Have you heard of a Raspberry Pi? No, not the dessert that’s delicious with vanilla ice cream. A Raspberry Pi is a small customizable single-board computer that is capable of being the base to countless projects ranging in difficulty for not only adults, but teens and children. It is a great way to get your family and kids into the world of computer hardware and coding or programming. And did we mention they only cost around $30?
You’ve probably heard a lot about schools incorporating more STEM (Science, technology, engineering, and mathematics) activities into their curriculum. Great Plains Communications wants to help continue that into summer activities you can enjoy with your kids using a Raspberry Pi.
Different Models and What They Mean
So, we have covered the very basics of what a Raspberry Pi is, but there are multiple model types and we want to make sure you are selecting the right one for your projects.
- Raspberry Pi Zero: Internet of Things (IoT) applications, robotics
- Raspberry Pi 3 A+: IoT applications, home automation projects
- Raspberry Pi 3 B+: Low grade server projects, or possibly a full-blown daily computer
Each Raspberry Pi can be used for just about any project, but the main difference between the models is connectivity and price. The more you pay, the more you get for horsepower and connectivity like Ethernet and USB ports.
One of the biggest benefits of the Raspberry Pi is the large community of users and creators behind the small computer, meaning lots of tinkerers who know what they’re doing have done all sorts of projects with the Raspberry Pi. Some of these collections can be found at Instructables, PiMyLifeUp, and even the Raspberry Pi Foundation’s site.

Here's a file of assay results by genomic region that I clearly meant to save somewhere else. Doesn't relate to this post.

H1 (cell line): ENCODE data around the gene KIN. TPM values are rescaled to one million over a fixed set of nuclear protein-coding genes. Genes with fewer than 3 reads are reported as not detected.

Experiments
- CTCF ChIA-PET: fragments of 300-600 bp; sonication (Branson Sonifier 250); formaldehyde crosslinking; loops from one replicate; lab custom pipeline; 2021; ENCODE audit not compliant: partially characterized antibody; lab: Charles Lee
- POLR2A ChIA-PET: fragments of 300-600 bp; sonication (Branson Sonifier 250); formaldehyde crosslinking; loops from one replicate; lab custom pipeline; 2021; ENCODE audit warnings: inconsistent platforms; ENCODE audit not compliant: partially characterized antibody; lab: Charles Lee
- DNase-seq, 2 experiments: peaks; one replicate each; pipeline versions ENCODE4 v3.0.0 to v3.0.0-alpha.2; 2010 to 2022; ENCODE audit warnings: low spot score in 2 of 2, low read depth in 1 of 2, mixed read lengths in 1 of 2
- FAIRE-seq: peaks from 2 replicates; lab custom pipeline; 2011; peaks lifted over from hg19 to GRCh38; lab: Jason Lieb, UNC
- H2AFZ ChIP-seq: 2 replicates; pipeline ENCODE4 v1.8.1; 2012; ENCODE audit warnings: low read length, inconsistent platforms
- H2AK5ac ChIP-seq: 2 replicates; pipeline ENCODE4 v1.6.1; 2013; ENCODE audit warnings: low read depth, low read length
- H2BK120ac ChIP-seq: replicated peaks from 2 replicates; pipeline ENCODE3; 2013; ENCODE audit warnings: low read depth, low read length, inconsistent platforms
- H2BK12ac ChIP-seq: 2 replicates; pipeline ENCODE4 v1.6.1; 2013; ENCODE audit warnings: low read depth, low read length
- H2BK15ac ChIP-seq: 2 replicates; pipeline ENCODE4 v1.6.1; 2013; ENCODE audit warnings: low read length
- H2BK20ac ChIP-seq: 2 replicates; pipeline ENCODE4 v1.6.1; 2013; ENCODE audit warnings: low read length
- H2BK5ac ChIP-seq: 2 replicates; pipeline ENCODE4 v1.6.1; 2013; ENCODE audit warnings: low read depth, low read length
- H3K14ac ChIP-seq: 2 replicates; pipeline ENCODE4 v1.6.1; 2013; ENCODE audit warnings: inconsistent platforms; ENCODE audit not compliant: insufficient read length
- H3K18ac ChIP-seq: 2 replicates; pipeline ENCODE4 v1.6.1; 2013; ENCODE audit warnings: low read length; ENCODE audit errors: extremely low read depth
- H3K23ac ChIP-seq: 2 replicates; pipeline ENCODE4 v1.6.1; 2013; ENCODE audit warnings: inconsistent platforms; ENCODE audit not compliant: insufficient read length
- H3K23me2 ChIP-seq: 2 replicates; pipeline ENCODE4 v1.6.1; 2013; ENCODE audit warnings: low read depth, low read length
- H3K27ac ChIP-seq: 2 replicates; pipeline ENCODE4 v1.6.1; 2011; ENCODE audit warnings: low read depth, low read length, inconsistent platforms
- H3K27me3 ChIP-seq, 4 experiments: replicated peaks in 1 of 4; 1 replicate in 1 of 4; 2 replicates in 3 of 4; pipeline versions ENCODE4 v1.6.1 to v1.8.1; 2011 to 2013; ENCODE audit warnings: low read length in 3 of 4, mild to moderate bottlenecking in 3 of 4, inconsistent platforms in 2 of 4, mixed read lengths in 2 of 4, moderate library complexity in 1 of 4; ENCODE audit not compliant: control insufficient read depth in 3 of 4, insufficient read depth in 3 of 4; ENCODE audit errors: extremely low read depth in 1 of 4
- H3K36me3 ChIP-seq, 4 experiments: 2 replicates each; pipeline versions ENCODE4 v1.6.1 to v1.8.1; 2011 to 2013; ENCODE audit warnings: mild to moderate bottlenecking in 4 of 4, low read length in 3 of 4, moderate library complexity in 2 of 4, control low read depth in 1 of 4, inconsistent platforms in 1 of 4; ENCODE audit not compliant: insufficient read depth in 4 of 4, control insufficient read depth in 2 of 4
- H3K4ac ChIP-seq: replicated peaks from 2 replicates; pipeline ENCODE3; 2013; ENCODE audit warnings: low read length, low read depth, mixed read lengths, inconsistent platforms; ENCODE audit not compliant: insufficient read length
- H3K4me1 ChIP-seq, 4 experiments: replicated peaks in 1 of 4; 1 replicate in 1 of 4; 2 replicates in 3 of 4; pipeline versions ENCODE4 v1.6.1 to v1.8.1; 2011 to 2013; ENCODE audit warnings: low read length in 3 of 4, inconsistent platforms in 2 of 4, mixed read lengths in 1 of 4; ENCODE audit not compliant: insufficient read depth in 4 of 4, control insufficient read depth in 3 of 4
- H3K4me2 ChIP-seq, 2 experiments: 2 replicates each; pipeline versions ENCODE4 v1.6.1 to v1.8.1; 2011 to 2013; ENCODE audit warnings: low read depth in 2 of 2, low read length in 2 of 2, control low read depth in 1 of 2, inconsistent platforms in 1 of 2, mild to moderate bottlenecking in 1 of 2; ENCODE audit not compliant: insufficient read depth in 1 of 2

Intro Projects and More
If you are just starting out with a Pi and want an introduction the whole family can understand, a good first project would be Setting up your Raspberry Pi from the Raspberry Pi foundation. This project will walk you through all cables and other hardware you will need to use your Raspberry Pi to start creating projects.
After you’re a bit more familiar with a Pi, you can take the next step and start programming with a program called Scratch, which is an interactive, point-and-click beginner’s introduction to programming. The Raspberry Pi Foundation also has a great project page for a Water use calculator – a fun interactive tool your kids can use to calculate how much water they are using each week.
After getting your kids’ feet wet with some conceptual programming, you open a whole world of opportunity. You can look all over the Internet for more advanced projects, from designing video games to creating a weather station. Instead of having kids looking at their screens all summer, help them learn what makes that screen work.